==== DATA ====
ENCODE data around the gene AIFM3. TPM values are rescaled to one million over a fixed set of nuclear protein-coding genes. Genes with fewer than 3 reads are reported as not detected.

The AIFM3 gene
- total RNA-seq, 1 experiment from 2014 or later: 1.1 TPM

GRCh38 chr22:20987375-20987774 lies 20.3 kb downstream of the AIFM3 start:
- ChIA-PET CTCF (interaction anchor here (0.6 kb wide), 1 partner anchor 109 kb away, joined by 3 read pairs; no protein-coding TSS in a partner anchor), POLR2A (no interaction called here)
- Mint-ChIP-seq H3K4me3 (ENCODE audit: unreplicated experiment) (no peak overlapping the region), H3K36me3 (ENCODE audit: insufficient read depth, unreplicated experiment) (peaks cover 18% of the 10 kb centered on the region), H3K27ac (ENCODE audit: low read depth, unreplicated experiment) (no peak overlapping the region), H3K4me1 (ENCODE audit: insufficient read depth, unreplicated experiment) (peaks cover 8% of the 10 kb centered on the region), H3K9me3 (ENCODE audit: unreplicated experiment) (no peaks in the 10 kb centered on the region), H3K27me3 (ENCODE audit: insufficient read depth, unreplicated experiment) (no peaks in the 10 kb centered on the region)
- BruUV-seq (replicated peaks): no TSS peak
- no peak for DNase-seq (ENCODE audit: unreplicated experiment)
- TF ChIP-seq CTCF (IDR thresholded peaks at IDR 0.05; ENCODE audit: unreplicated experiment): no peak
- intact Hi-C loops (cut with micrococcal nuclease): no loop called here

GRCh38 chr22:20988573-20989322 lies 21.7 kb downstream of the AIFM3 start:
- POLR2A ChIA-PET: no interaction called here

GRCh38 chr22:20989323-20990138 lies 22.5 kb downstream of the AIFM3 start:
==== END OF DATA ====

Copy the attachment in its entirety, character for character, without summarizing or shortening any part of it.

ENCODE data around the gene AIFM3. TPM values are rescaled to one million over a fixed set of nuclear protein-coding genes. Genes with fewer than 3 reads are reported as not detected.

The AIFM3 gene
- total RNA-seq, 1 experiment from 2014 or later: 1.1 TPM

GRCh38 chr22:20987375-20987774 lies 20.3 kb downstream of the AIFM3 start:
- ChIA-PET CTCF (interaction anchor here (0.6 kb wide), 1 partner anchor 109 kb away, joined by 3 read pairs; no protein-coding TSS in a partner anchor), POLR2A (no interaction called here)
- Mint-ChIP-seq H3K4me3 (ENCODE audit: unreplicated experiment) (no peak overlapping the region), H3K36me3 (ENCODE audit: insufficient read depth, unreplicated experiment) (peaks cover 18% of the 10 kb centered on the region), H3K27ac (ENCODE audit: low read depth, unreplicated experiment) (no peak overlapping the region), H3K4me1 (ENCODE audit: insufficient read depth, unreplicated experiment) (peaks cover 8% of the 10 kb centered on the region), H3K9me3 (ENCODE audit: unreplicated experiment) (no peaks in the 10 kb centered on the region), H3K27me3 (ENCODE audit: insufficient read depth, unreplicated experiment) (no peaks in the 10 kb centered on the region)
- BruUV-seq (replicated peaks): no TSS peak
- no peak for DNase-seq (ENCODE audit: unreplicated experiment)
- TF ChIP-seq CTCF (IDR thresholded peaks at IDR 0.05; ENCODE audit: unreplicated experiment): no peak
- intact Hi-C loops (cut with micrococcal nuclease): no loop called here

GRCh38 chr22:20988573-20989322 lies 21.7 kb downstream of the AIFM3 start:
- POLR2A ChIA-PET: no interaction called here

GRCh38 chr22:20989323-20990138 lies 22.5 kb downstream of the AIFM3 start: